- If so, had the application been made promptly and before the foreign proceedings are too far advanced? And
- Were there strong reasons not to grant the anti-suit injunction?
The answer to the first two questions was yes. Furthermore, there were no strong reasons not to grant the injunction.
As to (1), SQO was held to be bound by the English law and arbitration clause in the sub-charter as incorporated into the bill of lading. As the lawful holder of the bill of lading, and having taken delivery of the cargo and made a claim in respect of it, SQO was subject to the original contracting party's liabilities which included the obligation to resolve any disputes covered by the arbitration agreement by way of arbitration. Furthermore, the claim brought in Vietnam by reference to the bill of lading and to the Owners' carriage of the cargo under the bill of lading was covered by the wide wording of the London arbitration clause ("any dispute arising out of").
On (2), applications for injunctive relief must be made promptly, both in the interests of fairness to the respondent and in the interests of comity toward the overseas court. Although the Owners did not seek interim anti-suit injunctive relief immediately in December 2020 and instead chose to contest jurisdiction, they had not engaged in the proceedings on the merits. The four month delay in making the application was said to be of less importance than the extent to which the Vietnamese proceedings had progressed in that time. The granting of the injunction would lead to little waste of judicial resources in the Vietnamese Court and there was no prejudice to SQO as a result of the application then being made. As such, the delay would not be a reason to refuse injunctive relief.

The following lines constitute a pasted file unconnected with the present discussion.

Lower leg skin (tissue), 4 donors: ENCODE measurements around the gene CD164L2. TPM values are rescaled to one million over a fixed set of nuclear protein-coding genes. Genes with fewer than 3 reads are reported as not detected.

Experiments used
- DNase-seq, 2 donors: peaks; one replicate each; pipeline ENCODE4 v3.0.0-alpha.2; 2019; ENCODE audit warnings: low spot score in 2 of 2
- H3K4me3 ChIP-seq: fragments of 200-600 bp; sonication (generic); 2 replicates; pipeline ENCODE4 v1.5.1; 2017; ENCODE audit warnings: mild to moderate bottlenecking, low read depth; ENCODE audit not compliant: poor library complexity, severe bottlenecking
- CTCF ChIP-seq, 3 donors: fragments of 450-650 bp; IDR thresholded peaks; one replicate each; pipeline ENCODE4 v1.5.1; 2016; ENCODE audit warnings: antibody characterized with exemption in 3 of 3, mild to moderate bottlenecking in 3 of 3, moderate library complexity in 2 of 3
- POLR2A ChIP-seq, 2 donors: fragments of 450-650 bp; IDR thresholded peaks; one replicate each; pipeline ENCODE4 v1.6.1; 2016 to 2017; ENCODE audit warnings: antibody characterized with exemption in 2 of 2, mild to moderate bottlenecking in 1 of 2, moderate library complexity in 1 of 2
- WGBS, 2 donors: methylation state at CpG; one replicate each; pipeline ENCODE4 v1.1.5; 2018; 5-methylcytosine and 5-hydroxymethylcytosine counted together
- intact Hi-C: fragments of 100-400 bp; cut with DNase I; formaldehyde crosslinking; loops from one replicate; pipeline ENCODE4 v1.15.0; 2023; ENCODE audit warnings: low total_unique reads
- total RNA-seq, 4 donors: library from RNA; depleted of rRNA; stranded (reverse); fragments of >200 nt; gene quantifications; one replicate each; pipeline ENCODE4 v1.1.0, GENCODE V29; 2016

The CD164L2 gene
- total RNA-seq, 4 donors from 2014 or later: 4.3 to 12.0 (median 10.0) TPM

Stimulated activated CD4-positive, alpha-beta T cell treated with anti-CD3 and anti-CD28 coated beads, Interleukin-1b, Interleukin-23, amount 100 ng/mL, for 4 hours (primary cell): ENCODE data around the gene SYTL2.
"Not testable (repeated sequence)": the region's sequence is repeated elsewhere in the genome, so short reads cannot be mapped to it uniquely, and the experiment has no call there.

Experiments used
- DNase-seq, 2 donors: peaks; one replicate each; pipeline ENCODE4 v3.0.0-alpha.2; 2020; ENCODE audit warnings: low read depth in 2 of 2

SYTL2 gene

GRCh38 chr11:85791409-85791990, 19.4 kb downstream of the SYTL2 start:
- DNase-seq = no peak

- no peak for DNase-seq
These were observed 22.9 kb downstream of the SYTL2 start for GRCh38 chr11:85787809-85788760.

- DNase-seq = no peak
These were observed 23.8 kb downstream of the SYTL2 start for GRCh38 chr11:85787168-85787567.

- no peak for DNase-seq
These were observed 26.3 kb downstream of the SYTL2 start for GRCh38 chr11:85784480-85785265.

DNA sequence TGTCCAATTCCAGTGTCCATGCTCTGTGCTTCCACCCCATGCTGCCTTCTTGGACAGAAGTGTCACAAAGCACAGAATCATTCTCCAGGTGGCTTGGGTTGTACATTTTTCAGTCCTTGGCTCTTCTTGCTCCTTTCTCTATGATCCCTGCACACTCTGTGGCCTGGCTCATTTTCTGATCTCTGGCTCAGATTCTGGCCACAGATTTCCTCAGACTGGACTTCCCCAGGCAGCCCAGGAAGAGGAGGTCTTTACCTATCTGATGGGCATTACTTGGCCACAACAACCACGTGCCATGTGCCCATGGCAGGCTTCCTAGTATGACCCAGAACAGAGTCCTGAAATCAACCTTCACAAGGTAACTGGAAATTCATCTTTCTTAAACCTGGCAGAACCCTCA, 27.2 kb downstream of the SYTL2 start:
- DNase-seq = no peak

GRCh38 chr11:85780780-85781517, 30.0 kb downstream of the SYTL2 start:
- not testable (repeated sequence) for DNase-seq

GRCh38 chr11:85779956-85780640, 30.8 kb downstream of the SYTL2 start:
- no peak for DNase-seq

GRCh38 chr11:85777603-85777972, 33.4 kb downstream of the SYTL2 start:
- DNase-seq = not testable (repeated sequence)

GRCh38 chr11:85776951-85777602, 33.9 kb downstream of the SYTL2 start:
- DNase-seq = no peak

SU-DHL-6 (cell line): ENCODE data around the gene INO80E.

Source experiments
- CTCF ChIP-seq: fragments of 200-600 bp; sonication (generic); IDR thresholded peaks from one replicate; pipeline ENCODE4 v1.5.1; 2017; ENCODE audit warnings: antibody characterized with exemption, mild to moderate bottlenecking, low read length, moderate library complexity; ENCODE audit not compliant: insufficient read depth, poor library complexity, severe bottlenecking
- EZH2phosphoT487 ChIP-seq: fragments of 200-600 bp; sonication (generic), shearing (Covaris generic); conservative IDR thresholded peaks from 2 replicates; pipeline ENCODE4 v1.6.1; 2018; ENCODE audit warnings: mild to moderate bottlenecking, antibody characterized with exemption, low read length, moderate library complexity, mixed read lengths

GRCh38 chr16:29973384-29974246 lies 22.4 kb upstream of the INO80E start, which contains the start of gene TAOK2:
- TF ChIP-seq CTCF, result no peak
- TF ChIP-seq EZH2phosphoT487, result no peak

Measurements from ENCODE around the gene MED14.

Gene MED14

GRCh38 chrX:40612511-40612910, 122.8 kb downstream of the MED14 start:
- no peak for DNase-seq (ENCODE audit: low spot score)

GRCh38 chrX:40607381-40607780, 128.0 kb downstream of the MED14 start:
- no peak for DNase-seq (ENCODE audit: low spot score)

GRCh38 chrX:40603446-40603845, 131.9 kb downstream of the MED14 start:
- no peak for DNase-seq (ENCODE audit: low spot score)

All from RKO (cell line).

As to (3), the Court found that the Vietnamese Court had not yet accepted jurisdiction but even if it had, this would not necessarily bar the injunctive relief. The Court also accepted that the Owners had not submitted to the Vietnamese Court’s jurisdiction. The most significant consideration was whether SQO could take a point on limitation on the basis that their claim in London arbitration would now be time-barred because of the one year Hague Rules time limit. However, the Court stated that the time bar was the product of SQO's own unreasonable decision not to commence arbitration proceedings in time. Further, even if the Owners had applied for the anti-suit injunction immediately after they were served with the Vietnamese proceedings in December 2020, SQO would still have been time-barred. Therefore, this was no reason not to grant the interim anti-suit injunction.
Although the general rule is that applications for injunctive relief must be made promptly, this case demonstrates that the significance of any delay will depend on all the circumstances of a particular case. Here the Court was willing to be more flexible in considering a delay in circumstances where the injunction would produce little interference with the Vietnamese proceedings and no unfair prejudice would be suffered by the respondent. These circumstances were perhaps unusual and the most prudent course of action for any shipowner faced with foreign proceedings brought in breach of a London arbitration agreement remains to apply promptly for an anti-suit injunction.